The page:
Base Station Antenna Evolution for a 5G World

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3Q 2019 | IN-5560

As 5G networks start commercial operations in countries including the United States, South Korea, China, and Japan, Base Station Antenna (BSA) vendors are innovating and coming to grips with the complex feature sets and performance demands required in a modern BSA.

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Three Overarching Trends on the Road to 5G


As 5G networks start commercial operations in countries including the United States, South Korea, China, and Japan, Base Station Antenna (BSA) vendors are innovating and coming to grips with the complex feature sets and performance demands required in a modern BSA.

In today’s converged Radio Access Network (RAN), which is expected to offer 3G, 4G LTE, and 5G communications deployed initially as Non-Standalone (NSA), fallback support for 4G LTE and even 3G Wideband Code Division Multiple Access (WCDMA) spectrum bands will be required. In addition, the trend toward higher orders of Component Carrier Aggregation (CCA) and dual connectivity (LTE-5G) will require multiple band support by the BSA for simultaneous connections to each network. The driver here is to converge all sub-2.7 GHz bands into one antenna and accommodate a second antenna or massive Multiple Input, Multiple Output (MIMO) antenna for mid-band (3.5 GHz) 5G to economize on cell tower space. The BSA must also support LTE-Advanced MIMO capabilities to their full potential and provide 4T4R for all LTE bands, particularly in the high band from 1,427 MHz to 2,690 MHz.

The technology roadmap for BSAs in a 5G world is a complex one, and is following three overarching drivers. Sectorization using multi-port/multi-band and/or multi-beam antennas is the first driver. By upgrading from a standard three sector cell site to six sectors or more, Mobile Network Operators (MNOs) reuse spectrum over an increased number of sectors covering a smaller angular spread. This increases overall cell site throughput and the number of simultaneous connections supported by the cell site. Sectorization also increases the number of sectors without increasing the number of antennas or radiation centers on the tower and represents important cost savings because towers are increasingly occupied by multiple BSAs and other equipment. Higher order sectorization for increased capacity gains is becoming available with tri-, penta-, and nona-beam BSAs now part of many vendors’ portfolios.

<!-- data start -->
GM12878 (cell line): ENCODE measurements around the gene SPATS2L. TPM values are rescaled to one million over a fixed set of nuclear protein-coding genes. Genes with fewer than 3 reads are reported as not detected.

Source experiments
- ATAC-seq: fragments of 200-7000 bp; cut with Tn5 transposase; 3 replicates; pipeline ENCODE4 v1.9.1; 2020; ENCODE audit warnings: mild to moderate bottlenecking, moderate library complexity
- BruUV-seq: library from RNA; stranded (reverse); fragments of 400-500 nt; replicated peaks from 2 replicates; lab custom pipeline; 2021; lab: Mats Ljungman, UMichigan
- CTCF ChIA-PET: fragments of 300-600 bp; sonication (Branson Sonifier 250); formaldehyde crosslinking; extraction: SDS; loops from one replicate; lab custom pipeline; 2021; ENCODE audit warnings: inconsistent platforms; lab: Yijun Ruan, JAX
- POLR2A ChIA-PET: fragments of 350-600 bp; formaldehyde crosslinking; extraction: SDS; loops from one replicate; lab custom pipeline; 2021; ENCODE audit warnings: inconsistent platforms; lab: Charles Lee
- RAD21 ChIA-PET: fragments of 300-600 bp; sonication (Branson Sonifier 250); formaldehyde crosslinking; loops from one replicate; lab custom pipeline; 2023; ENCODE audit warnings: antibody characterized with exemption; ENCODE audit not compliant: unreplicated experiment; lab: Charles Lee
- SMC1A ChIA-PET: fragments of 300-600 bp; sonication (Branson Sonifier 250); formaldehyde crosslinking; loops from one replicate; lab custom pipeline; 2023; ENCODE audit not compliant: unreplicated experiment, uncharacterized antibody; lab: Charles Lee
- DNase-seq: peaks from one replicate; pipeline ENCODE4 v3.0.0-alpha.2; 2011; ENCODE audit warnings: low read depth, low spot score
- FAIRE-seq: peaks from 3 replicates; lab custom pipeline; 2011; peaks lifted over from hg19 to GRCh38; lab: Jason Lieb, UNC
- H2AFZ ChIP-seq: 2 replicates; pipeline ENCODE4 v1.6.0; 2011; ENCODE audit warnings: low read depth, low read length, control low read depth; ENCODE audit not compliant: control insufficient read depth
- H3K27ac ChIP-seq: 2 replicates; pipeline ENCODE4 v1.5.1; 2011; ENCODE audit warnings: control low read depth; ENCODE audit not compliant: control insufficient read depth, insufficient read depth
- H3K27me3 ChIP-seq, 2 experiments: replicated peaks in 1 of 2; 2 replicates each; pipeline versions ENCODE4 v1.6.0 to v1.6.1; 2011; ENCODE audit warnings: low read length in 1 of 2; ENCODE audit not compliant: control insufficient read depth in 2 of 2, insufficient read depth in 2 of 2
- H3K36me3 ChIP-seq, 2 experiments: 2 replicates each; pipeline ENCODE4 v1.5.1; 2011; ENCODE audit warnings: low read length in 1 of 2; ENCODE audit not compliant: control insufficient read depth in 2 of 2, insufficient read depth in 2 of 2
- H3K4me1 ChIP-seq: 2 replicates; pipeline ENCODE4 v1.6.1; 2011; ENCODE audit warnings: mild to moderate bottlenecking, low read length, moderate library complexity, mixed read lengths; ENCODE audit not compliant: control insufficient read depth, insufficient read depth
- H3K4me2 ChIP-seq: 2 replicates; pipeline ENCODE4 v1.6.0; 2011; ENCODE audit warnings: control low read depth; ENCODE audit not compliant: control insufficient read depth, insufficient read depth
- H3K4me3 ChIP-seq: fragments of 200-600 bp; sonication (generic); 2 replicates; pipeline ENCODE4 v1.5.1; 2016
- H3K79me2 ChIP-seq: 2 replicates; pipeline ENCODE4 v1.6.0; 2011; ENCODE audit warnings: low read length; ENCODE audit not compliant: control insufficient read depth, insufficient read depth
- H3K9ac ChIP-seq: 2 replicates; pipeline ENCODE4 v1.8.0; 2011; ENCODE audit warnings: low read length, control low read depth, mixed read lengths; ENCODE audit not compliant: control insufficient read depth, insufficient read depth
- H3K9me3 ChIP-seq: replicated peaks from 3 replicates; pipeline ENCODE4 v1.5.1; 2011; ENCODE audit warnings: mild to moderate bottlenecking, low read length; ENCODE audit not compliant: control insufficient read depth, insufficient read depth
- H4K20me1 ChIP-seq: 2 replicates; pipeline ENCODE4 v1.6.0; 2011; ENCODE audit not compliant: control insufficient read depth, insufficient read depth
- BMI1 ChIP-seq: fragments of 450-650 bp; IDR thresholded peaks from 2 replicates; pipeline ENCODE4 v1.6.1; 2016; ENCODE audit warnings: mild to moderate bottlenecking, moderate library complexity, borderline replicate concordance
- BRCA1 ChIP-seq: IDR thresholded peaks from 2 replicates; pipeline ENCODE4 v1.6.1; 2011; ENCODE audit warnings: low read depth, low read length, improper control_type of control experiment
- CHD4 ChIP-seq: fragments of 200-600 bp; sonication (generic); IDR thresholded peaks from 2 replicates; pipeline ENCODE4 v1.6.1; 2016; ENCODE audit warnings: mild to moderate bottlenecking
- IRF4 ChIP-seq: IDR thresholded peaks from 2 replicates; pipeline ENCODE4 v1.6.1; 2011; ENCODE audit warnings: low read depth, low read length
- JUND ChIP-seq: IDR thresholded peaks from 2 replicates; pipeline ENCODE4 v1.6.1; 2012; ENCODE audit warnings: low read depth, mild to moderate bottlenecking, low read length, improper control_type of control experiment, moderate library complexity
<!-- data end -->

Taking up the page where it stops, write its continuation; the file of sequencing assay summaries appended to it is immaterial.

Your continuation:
Active Antenna Systems (AASs) are the second driver. An AAS contains active radio electronics inside the BSA radome with the antenna/radio combination connected back to the to the baseband with fiber. Although more expensive than legacy passive antennas, AASs enable high-order and massive MIMO features for sector throughput enhancements. The AAS design is an attractive solution that streamlines deployment and scales to higher orders of MIMO, reduces cable losses, and reduces power consumption. Also, with AAS installation is simplified, and the equipment space required is reduced.

The third overarching driver is proactive cell shaping, wherein beamforming is used to shape or sculpt overall cell coverage. Sector sculpting in the cell shapes the Radio Frequency (RF) radiation pattern with directional antennas, which can be steered both in azimuth (horizontal direction) and elevation (vertical space). Sculpting delivers precise wireless coverage with minimal interference with neighboring cells. BSAs also come with various combinations of standards-based Remote Electrical Tilt (RET) mechanisms which in addition to assisting in sector sculpting using digital remote control can also be used for monitoring and control of the BSA.

Passive Antennas Underpin 5G Evolution